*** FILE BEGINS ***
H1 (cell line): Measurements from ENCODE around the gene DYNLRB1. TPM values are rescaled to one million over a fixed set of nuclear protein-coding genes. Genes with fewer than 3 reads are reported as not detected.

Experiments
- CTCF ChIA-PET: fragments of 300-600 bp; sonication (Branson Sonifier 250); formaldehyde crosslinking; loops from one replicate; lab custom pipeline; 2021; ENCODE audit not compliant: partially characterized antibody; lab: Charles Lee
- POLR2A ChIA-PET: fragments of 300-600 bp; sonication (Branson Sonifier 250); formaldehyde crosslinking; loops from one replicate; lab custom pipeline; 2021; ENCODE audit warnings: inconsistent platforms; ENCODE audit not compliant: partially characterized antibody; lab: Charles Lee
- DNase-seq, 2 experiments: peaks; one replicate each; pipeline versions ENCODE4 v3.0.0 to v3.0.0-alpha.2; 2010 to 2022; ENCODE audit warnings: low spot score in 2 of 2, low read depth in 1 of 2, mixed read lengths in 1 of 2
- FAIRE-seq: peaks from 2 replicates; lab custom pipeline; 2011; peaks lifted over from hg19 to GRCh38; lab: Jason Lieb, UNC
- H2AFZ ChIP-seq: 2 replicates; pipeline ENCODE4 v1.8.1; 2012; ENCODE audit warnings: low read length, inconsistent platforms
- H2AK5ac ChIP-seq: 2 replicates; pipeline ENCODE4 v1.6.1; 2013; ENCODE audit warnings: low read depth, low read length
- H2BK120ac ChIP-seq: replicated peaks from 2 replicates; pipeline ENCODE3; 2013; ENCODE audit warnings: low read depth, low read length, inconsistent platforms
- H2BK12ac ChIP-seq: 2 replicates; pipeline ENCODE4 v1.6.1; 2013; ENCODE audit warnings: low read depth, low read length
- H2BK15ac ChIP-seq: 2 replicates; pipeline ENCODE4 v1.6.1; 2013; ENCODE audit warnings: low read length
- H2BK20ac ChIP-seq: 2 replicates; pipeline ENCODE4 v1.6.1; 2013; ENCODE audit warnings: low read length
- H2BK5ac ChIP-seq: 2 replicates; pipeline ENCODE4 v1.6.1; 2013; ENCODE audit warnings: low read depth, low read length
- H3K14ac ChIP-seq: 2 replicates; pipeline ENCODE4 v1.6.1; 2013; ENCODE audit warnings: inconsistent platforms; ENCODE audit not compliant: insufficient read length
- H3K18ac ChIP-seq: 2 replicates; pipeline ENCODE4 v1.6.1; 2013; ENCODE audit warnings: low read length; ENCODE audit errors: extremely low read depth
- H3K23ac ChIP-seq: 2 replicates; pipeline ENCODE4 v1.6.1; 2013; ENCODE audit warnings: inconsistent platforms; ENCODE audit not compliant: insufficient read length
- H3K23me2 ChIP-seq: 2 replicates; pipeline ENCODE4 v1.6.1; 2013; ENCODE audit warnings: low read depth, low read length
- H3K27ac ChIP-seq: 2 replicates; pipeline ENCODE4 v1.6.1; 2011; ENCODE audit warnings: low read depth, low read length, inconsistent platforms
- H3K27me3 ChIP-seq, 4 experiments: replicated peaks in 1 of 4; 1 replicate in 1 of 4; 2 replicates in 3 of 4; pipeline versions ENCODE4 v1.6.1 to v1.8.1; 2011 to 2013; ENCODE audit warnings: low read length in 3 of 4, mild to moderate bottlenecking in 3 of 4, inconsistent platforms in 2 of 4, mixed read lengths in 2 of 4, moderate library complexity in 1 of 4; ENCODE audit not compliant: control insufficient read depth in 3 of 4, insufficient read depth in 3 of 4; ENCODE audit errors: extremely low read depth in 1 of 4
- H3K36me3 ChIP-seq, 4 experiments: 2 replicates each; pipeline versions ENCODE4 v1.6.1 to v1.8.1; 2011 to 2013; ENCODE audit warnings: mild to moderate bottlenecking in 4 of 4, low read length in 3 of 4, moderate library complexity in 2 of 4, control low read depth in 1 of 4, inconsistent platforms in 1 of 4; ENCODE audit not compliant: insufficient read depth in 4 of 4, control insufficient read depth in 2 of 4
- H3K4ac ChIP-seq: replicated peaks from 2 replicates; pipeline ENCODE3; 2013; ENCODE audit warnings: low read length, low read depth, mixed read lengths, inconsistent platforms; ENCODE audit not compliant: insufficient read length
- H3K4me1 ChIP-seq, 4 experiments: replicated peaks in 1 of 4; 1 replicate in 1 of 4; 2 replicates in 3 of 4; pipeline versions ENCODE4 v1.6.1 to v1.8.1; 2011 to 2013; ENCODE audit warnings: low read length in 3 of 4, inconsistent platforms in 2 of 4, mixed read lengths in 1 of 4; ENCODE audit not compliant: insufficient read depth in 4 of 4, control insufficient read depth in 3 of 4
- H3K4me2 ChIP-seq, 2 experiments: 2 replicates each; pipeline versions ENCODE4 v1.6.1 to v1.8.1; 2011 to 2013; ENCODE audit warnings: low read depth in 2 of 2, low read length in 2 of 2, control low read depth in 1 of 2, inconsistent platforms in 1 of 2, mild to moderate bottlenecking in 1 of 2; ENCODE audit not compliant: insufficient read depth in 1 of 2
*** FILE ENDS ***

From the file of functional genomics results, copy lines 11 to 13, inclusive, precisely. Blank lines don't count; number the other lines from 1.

- H2BK15ac ChIP-seq: 2 replicates; pipeline ENCODE4 v1.6.1; 2013; ENCODE audit warnings: low read length
- H2BK20ac ChIP-seq: 2 replicates; pipeline ENCODE4 v1.6.1; 2013; ENCODE audit warnings: low read length
- H2BK5ac ChIP-seq: 2 replicates; pipeline ENCODE4 v1.6.1; 2013; ENCODE audit warnings: low read depth, low read length